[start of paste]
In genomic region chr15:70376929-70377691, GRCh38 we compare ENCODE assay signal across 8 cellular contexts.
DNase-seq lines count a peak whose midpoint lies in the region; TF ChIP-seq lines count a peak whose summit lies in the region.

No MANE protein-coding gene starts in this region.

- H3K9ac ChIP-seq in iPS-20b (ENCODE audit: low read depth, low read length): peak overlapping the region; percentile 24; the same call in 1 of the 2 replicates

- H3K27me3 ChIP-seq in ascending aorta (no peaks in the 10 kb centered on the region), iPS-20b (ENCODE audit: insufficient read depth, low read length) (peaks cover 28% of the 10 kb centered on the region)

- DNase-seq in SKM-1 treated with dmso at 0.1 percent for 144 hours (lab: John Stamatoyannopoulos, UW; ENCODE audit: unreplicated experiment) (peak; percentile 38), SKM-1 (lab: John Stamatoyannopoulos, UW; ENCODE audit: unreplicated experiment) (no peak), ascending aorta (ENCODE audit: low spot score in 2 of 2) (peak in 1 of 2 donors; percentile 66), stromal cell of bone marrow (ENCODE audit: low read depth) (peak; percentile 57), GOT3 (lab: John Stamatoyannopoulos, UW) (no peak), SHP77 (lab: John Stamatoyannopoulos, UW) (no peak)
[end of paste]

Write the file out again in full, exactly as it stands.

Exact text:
In genomic region chr15:70376929-70377691, GRCh38 we compare ENCODE assay signal across 8 cellular contexts.
DNase-seq lines count a peak whose midpoint lies in the region; TF ChIP-seq lines count a peak whose summit lies in the region.

No MANE protein-coding gene starts in this region.

- H3K9ac ChIP-seq in iPS-20b (ENCODE audit: low read depth, low read length): peak overlapping the region; percentile 24; the same call in 1 of the 2 replicates

- H3K27me3 ChIP-seq in ascending aorta (no peaks in the 10 kb centered on the region), iPS-20b (ENCODE audit: insufficient read depth, low read length) (peaks cover 28% of the 10 kb centered on the region)

- DNase-seq in SKM-1 treated with dmso at 0.1 percent for 144 hours (lab: John Stamatoyannopoulos, UW; ENCODE audit: unreplicated experiment) (peak; percentile 38), SKM-1 (lab: John Stamatoyannopoulos, UW; ENCODE audit: unreplicated experiment) (no peak), ascending aorta (ENCODE audit: low spot score in 2 of 2) (peak in 1 of 2 donors; percentile 66), stromal cell of bone marrow (ENCODE audit: low read depth) (peak; percentile 57), GOT3 (lab: John Stamatoyannopoulos, UW) (no peak), SHP77 (lab: John Stamatoyannopoulos, UW) (no peak)